US Appeals Court Rejects Jury’s $2.18bn Patent Infringement Damages Award Against Intel
It was considered as one of the largest-ever amount for damages
The United States Court of Appeals for the Federal Circuit (CAFC) has rejected the verdict from the Texan jury that chipmaker Intel must pay $2.18bn in damages to the patent-holding company VLSI for infringing two of its patents.
However, Circuit judges Alan Lourie, Timothy Dyk, and Richard Taranto agreed with some of the March 2021 jury verdicts from the US District Court for the Western District of Texas.
While they affirmed infringement of one patent (‘373) covering the memory and processing of the integrated circuits, the judges reversed the jury finding of infringement of the second patent (‘759).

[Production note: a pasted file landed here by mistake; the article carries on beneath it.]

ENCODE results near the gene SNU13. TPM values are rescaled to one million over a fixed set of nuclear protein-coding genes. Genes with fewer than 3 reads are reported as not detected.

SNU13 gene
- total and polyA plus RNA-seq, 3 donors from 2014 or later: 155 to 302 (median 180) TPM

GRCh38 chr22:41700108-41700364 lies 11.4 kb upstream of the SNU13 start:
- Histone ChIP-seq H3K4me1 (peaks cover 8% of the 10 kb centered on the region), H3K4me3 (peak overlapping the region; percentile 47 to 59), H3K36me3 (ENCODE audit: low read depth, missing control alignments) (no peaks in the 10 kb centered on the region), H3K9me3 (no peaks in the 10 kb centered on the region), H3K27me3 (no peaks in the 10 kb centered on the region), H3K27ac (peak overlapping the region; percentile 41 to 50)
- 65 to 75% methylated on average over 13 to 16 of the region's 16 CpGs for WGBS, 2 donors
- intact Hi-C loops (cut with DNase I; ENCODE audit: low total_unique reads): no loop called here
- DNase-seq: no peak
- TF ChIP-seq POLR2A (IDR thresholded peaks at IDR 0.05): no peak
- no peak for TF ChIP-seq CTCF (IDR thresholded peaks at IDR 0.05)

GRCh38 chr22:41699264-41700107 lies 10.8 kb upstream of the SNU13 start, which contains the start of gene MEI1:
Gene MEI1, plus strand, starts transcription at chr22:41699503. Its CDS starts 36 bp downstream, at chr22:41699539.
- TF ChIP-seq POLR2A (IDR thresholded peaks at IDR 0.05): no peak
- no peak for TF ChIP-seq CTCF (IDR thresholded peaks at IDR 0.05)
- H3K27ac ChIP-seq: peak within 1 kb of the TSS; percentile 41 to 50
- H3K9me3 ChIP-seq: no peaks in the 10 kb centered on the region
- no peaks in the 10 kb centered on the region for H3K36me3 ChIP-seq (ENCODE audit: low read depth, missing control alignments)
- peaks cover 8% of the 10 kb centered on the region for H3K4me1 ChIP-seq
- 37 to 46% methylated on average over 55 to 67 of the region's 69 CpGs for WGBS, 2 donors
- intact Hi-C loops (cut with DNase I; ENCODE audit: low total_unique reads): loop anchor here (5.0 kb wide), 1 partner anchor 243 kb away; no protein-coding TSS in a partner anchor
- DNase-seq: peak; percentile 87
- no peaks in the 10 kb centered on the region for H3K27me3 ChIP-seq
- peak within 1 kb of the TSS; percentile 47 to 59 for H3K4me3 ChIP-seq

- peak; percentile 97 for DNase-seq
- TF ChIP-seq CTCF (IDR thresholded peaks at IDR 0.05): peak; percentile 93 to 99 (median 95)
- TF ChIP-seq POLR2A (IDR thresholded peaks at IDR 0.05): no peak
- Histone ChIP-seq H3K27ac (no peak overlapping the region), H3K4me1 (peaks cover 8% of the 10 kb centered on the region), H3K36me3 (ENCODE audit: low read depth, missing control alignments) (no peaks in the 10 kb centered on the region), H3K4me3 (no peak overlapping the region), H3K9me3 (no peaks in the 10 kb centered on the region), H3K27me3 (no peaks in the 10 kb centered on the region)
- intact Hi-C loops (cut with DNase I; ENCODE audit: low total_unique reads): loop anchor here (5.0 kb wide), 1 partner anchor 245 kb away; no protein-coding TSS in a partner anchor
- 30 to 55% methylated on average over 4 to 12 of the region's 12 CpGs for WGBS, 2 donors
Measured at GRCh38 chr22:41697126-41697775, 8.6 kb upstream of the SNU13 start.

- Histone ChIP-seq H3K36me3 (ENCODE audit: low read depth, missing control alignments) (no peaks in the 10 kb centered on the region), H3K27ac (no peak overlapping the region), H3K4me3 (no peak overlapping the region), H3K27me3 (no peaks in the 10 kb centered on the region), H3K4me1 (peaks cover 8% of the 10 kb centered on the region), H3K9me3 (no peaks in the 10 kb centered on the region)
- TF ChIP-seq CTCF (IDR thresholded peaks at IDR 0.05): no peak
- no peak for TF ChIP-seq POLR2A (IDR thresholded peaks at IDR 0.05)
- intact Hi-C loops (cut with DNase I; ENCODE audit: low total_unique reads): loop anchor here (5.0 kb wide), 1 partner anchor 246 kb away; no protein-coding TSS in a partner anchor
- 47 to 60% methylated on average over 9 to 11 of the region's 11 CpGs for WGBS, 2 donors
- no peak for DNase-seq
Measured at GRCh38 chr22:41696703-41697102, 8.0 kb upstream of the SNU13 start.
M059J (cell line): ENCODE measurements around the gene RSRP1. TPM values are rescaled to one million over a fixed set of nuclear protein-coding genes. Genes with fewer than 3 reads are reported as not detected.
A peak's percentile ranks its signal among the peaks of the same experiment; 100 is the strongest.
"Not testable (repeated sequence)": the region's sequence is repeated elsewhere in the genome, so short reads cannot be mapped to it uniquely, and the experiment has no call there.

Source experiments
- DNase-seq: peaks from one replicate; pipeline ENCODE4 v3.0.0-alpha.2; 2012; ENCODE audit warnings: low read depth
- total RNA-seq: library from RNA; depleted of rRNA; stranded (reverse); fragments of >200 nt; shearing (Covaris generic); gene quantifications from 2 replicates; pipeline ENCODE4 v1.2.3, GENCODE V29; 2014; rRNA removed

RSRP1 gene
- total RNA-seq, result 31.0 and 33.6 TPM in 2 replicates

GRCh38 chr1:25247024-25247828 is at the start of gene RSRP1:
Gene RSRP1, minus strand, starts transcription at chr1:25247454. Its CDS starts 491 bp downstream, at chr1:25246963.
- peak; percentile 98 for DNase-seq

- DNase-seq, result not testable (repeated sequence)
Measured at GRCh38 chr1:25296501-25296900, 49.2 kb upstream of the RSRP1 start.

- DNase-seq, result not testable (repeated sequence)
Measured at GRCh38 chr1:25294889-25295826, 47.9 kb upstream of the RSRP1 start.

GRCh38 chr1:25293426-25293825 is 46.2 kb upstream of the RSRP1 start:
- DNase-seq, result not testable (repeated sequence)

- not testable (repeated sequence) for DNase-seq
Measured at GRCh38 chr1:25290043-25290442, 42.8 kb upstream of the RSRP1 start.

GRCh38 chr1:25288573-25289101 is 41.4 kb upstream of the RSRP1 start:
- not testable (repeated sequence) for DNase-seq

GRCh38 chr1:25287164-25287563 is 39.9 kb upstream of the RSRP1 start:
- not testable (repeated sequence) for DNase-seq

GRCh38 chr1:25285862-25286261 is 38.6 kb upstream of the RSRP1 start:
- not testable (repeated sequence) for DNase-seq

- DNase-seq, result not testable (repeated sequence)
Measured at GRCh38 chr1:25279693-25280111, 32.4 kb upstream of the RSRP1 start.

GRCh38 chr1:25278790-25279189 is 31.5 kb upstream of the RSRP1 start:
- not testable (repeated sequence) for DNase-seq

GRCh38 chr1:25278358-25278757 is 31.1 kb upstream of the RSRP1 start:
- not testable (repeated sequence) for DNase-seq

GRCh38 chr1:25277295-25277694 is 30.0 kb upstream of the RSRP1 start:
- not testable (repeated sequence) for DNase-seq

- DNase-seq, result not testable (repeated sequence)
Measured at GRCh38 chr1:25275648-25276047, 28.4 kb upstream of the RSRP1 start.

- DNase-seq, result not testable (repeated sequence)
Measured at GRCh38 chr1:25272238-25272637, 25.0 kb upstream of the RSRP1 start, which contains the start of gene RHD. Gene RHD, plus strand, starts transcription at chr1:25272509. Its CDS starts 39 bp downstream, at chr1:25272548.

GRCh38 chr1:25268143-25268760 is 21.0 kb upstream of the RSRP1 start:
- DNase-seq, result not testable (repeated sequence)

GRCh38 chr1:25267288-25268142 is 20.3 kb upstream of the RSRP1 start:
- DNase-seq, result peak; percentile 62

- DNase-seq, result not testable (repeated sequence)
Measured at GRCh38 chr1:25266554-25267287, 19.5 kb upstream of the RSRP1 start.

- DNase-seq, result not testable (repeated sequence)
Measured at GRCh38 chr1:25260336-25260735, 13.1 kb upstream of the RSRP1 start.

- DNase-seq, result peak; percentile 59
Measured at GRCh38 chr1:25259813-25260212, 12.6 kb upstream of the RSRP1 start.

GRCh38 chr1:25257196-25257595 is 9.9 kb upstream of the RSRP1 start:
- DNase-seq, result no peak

The CAFC vacated the damages award for the ʼ373 patent and remanded it for a new trial limited to damages. In reversing the finding of infringement of the '759 patent, the court agreed with Intel’s argument that VLSI’s doctrine of equivalents theory to prove infringement was ‘legally insufficient’.
Notably, in the US, at times the doctrine is invoked in infringement actions if the accused product does not literally infringe a patent invention but does so under the doctrine of equivalents.
In May, the US Patent and Trademark Office's Patent Trial and Appeal Board (PTAB) found the ‘759 patent invalid. The PTAB-instituted trial found that all seven claims that were challenged, were unpatentable and denied the patent owner’s motion to exclude.
VLSI was represented by Jeffrey A Lamken, Rayiner Hashem, and Michael Gregory Pattillo Jr of MoloLamken LLP and Morgan Chu, Benjamin W Hattenbach, Alan J Heinrich, Amy E Proctor, Dominik Slusarczyk, Charlotte J Wen, Babak Redjaian of Irell & Manella.
Intel was counseled by William F Lee, Alison Burton, Lauren B Fletcher, Joseph J Mueller, Steven Jared Horn, Amanda, L Major, and Mary Virgina Sooter of Wilmer Cutler Pickering Hale and Dorr.